So The X-Cast reached the end of the show’s fifth season, and approached The X-Files: Fight the Future. This naturally meant it was time for another breathtakingly ambitious project, so the podcast is going literally minute-by-minute through the first X-Files feature film. I’m joining the wonderful Kurt North for two brief stretches featuring the Well-Manicured Man.

Who doesn’t like exposition? Especially when it’s delivered by a veteran British character actor trying to cram as much as physically possible into the space between two set pieces? We’re in an incredibly dense stretch of Fight the Future in which the film tries to offer a cliffnotes of the show’s mythology for the blockbuster audiences watching in cinemas. The result isn’t always elegant, but it’s surprisingly effective.

You can listen to the episode here, or click the link below.

 

New Podcast! The X-Cast – Fight the Future Minute #81 (“Well-Manicured Car”)

So The X-Cast reached the end of the show’s fifth season, and approached The X-Files: Fight the Future. This naturally meant it was time for another breathtakingly ambitious project, so the podcast is going literally minute-by-minute through the first X-Files feature film. I’m joining the wonderful Kurt North for two brief stretches featuring the Well-Manicured Man.

The second stretch kicks off here, with a minute that is largely about building atmosphere and tension. It kicks off the second of the film’s extended sequences focusing on the Well-Manicured Man, but we have a little room here to talk about the actual film-making of Fight the Future, the small differences that distinguish the summer blockbuster from the weekly production of The X-Files as a television show – particularly the little flourishes of Rob Bowman’s direction that take advantage of longer production time and a higher fidelity format.

You can listen to the episode here, or click the link below.

New Podcast! The X-Cast – Fight the Future Minute #54 (“The Syndicate II”)

So The X-Cast reached the end of the show’s fifth season, and approached The X-Files: Fight the Future. This naturally meant it was time for another breathtakingly ambitious project, so the podcast is going literally minute-by-minute through the first X-Files feature film. I’m joining the wonderful Kurt North for two brief stretches featuring the Well-Manicured Man.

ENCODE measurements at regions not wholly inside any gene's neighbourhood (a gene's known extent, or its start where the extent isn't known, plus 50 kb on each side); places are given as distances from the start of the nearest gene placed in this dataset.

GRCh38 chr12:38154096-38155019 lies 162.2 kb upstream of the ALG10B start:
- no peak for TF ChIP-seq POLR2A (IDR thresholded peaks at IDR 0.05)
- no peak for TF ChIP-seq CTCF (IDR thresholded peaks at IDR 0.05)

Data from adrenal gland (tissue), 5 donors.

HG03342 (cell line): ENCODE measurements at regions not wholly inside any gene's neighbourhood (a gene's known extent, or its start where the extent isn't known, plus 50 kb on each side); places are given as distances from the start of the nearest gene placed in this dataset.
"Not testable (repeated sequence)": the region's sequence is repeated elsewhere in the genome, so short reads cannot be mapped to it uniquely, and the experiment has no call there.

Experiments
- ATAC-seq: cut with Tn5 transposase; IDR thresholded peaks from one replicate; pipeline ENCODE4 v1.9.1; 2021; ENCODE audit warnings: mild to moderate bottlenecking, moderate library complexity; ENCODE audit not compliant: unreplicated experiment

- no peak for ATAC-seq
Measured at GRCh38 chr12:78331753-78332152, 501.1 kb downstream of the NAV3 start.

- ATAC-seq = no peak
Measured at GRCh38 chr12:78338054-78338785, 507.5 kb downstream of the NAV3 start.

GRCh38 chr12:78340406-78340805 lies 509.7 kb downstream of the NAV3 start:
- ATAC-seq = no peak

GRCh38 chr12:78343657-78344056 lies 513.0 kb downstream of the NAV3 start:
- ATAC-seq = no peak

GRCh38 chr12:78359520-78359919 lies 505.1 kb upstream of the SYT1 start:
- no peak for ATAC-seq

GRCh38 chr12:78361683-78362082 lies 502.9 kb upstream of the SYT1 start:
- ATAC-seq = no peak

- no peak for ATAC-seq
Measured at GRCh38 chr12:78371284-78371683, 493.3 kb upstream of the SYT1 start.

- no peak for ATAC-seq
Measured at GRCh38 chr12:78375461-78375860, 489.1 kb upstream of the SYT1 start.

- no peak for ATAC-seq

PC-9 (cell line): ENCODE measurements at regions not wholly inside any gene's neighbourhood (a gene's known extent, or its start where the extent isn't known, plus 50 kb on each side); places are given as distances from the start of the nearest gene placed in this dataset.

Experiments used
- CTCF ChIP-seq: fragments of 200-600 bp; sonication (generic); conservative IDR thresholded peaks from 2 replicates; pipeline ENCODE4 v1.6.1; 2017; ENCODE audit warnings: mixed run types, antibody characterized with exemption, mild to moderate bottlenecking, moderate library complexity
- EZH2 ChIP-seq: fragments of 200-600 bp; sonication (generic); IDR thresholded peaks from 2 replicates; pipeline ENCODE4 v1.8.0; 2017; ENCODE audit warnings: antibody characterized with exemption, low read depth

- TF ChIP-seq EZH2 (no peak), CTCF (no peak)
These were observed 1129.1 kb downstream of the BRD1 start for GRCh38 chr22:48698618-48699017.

The delineation between my second and third minutes on the project is a bit looser than the clear demarcation between the first and second, in that it is a continuation of the same scene. Still, Kurt and I take a little bit of a closer look at the character of Strughold, the special celebrity guest star “big bad” who is drafted in to provide suitable amounts of menace to Fight the Future and then never appears again – probably because Armin Mueller-Stahl was a bit above the show’s paygrade, even after it moved to Los Angeles.

You can listen to the episode here, or click the link below.

 

New Podcast! The X-Cast – Fight the Future Minute #53 (“The Syndicate”)

So The X-Cast reached the end of the show’s fifth season, and approached The X-Files: Fight the Future. This naturally meant it was time for another breathtakingly ambitious project, so the podcast is going literally minute-by-minute through the first X-Files feature film. I’m joining the wonderful Kurt North for two brief stretches featuring the Well-Manicured Man.

In some ways, this section of the film is an illustration of how tightly structured Fight the Future is, in terms of communicating exposition and character dynamics to an audience that may not be entirely up to date with the grand mechanics of the X-Files universe. So Fight the Future spends almost exactly a minute with the Well-Manicured Man before throwing him into conflict with the Syndicate. In doing so, it draws a contrast between the two that serves to very clearly define what distinguishes the Well-Manicured Man from his colleagues and partners.

Again, it would be too much to describe the storytelling here as elegant, but it does communicate things like character motivation quite clearly without distracting too heavily from the emotional crux of Fight the Future. Carter and Bowman both understand that the key is to communicate all of this as clearly and as quickly as possible, in order to get back to what is the movie’s real attraction, the movie-star tension between David Duchovny and Gillian Anderson. However, even with that in mind, the storytelling here is commendably efficient.